How can a table change the way you learn?
Imagine thirteen people sitting at a table, books open in front of them, asking each other big questions: What makes a hero? What is the line between childhood and adulthood? How do we take a stand for what is right?
Now look closer. The teacher isn’t standing in front of the class, telling the students what to think. Instead, the students are talking—sharing their ideas, asking each other questions, quoting from their books. The teacher’s sitting at the table too, listening intently, jumping in with incisive questions that push students to make connections and look deeper.
This is the heart of the English curriculum at RMDS: challenging discussions that put students in charge of their own learning. The Harkness method, developed at Philips Exeter Academy, makes student inquiry the focus of every class. There’s no back row at a round table. In Ring Mountain Day School’s English classes, every student is seen, heard and challenged.
Discussions in English are supported and enriched by student writing. Whether in creative short stories or critical essays, students learn to express their ideas in clear, correct, and complex writing. Studies in grammar and vocabulary reinforce written work throughout the year.
Sixth Graders begin Middle School by asking the question, “How do we discover the world?” In coordination with their History and Science classes, students consider the ways readers and writers have used stories to make sense of their place and time. Reading myths and folk stories, the class explores the structure of the hero’s journey. Through texts such as Jacqueline Kelly’s The Evolution of Calpurnia Tate and Salman Rushdie’s Haroun and the Sea of Stories, students raise essential questions about the stories we tell ourselves and the people around us. Sixth grade writing includes short stories, personal essays, and the foundations of analysis and critical writing.
In Seventh Grade, students consider how we encounter and embrace difference. Through reflection, discussion, and formal and informal writing, we explore difficult questions about identity, community, and equity. Texts may include Gene Luen Yang’s Boxers and Saints, John Steinbeck’s Of Mice and Men and Harper Lee’s To Kill a Mockingbird. A highlight of the year is always the class trip to the Oregon Shakespeare Festival in conjunction with a reading of one of Shakespeare’s plays. Past classes have read Twelfth Night, Much Ado About Nothing and The Tempest. As students shift to reading more complex material, they focus on the work of analysis and the critical essay.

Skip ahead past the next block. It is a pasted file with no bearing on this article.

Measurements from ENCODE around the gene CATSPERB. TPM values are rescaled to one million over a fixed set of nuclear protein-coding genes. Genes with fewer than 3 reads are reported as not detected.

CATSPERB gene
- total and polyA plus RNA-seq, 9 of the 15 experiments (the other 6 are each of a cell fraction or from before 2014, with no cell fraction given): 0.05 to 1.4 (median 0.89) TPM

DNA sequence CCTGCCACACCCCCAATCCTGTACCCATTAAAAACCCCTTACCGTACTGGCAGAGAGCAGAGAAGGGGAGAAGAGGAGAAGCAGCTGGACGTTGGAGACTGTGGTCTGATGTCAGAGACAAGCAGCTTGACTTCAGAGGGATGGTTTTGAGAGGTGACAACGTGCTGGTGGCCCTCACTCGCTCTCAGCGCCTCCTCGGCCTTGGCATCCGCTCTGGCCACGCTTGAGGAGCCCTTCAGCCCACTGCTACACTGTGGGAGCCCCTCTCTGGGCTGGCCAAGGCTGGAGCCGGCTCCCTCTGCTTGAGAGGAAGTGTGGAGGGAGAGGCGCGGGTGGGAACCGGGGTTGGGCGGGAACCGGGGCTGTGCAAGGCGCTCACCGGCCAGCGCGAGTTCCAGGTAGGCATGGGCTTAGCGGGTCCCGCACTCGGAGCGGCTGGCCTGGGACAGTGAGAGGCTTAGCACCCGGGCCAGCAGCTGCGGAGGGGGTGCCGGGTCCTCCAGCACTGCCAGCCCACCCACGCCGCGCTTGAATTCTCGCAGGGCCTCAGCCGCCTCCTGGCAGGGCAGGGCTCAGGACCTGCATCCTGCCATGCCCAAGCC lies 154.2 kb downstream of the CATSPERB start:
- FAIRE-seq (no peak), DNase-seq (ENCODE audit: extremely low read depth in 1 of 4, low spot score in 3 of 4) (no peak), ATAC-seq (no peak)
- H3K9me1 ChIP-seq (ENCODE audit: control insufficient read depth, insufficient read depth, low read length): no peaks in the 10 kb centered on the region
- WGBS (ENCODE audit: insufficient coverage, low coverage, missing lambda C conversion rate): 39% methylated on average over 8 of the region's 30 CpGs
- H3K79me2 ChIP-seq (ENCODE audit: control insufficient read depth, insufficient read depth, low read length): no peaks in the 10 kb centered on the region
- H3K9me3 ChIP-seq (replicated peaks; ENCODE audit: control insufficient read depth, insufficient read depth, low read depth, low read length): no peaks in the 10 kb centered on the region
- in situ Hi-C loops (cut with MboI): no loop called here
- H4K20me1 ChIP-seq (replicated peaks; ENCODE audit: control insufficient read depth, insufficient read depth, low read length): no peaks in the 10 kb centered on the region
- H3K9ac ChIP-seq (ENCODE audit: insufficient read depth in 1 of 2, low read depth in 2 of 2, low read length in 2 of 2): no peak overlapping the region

As Eighth Graders begin their transition to high school, they begin to think about how they can make a difference in the world. The theme of this year’s course, “How We Seek Justice,” recognizes their capacity to envision and create change. As they read and discuss such varied books as The Absolutely True Diary of a Part Time Indian by Sherman Alexie, The House on Mango Street by Sandra Cisneros, Maus by Art Spiegelman and The Crucible by Arthur Miller, students explore the ways that writers use stories to challenge and mobilize their readers. As they continue their study of the critical essay and the personal narrative, students develop an individual voice that confidently expresses their ideas and convictions.